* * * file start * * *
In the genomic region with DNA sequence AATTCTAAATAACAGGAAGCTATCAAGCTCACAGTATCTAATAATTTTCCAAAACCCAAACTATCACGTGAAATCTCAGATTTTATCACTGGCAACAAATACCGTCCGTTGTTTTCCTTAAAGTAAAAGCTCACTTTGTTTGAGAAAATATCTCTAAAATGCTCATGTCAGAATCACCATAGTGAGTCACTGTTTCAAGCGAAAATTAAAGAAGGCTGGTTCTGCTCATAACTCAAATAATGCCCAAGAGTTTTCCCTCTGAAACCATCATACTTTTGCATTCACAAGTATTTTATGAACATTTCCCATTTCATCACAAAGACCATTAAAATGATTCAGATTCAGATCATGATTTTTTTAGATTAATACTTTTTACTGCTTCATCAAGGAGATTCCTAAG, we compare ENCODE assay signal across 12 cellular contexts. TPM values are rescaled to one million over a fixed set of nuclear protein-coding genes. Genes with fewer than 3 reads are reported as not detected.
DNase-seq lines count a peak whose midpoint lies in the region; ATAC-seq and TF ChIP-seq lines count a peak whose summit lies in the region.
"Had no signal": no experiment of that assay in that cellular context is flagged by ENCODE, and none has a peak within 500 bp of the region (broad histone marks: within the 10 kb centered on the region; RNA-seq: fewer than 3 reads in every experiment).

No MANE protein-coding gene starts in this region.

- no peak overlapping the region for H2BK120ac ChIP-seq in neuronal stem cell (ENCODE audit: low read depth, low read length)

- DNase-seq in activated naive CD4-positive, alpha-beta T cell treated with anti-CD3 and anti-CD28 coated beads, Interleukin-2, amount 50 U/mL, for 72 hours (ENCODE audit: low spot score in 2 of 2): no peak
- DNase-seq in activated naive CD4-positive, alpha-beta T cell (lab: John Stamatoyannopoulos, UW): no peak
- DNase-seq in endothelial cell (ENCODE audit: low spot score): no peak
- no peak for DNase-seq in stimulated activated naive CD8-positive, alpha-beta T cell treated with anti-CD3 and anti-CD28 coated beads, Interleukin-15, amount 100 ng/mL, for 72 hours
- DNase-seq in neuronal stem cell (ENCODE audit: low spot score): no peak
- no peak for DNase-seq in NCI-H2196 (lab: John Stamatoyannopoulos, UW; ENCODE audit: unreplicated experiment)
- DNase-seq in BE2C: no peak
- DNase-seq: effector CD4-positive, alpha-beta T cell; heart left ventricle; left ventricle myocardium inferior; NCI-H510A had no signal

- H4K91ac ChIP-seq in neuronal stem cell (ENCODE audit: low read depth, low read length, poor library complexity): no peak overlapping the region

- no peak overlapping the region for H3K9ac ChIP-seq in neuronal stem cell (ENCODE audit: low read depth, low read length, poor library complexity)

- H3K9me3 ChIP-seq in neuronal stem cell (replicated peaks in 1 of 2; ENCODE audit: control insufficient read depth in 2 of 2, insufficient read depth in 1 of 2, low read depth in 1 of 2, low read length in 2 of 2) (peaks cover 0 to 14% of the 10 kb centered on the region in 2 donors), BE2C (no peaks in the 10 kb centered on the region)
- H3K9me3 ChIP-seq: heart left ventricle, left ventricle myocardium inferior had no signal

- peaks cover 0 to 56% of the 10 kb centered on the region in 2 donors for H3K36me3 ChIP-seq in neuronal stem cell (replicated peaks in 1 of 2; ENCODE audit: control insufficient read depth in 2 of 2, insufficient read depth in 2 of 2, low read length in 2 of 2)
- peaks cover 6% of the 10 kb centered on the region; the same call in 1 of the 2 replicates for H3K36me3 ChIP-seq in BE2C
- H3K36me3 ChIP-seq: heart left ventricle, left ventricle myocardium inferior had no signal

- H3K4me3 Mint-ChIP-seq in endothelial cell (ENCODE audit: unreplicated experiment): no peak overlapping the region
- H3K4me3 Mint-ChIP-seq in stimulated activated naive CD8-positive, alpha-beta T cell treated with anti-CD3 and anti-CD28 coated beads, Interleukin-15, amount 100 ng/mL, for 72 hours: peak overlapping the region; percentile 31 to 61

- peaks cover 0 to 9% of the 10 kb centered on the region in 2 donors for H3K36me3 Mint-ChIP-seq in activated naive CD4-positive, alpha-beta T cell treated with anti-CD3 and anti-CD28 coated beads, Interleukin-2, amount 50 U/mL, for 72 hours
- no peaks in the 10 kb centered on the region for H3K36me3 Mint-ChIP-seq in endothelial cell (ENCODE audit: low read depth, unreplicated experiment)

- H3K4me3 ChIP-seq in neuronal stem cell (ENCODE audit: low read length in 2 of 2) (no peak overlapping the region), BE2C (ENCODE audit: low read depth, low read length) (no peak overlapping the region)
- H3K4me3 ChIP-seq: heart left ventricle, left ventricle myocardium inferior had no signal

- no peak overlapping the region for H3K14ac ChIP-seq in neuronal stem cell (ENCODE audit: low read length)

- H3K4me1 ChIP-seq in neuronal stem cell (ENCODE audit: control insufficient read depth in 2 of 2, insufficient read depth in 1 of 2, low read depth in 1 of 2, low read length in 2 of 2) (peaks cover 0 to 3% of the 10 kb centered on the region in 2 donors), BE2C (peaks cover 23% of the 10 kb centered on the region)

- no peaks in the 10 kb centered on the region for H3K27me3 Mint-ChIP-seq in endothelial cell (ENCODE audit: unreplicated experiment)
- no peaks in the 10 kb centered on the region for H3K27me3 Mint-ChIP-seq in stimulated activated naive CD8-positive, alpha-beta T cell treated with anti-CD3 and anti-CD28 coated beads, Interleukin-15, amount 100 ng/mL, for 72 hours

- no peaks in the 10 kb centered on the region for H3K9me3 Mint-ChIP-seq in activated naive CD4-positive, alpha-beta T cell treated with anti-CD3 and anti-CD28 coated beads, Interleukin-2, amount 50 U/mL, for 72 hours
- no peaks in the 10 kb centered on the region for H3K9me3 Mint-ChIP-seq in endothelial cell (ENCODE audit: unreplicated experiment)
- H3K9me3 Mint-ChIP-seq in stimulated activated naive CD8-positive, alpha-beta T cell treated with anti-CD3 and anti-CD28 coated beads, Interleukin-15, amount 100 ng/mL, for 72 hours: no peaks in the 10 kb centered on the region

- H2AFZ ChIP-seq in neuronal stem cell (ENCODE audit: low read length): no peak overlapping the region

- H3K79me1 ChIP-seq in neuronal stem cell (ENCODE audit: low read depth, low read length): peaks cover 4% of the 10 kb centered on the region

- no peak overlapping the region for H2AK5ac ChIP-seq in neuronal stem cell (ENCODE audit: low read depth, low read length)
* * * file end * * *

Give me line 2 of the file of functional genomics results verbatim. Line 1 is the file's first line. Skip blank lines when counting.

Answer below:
DNase-seq lines count a peak whose midpoint lies in the region; ATAC-seq and TF ChIP-seq lines count a peak whose summit lies in the region.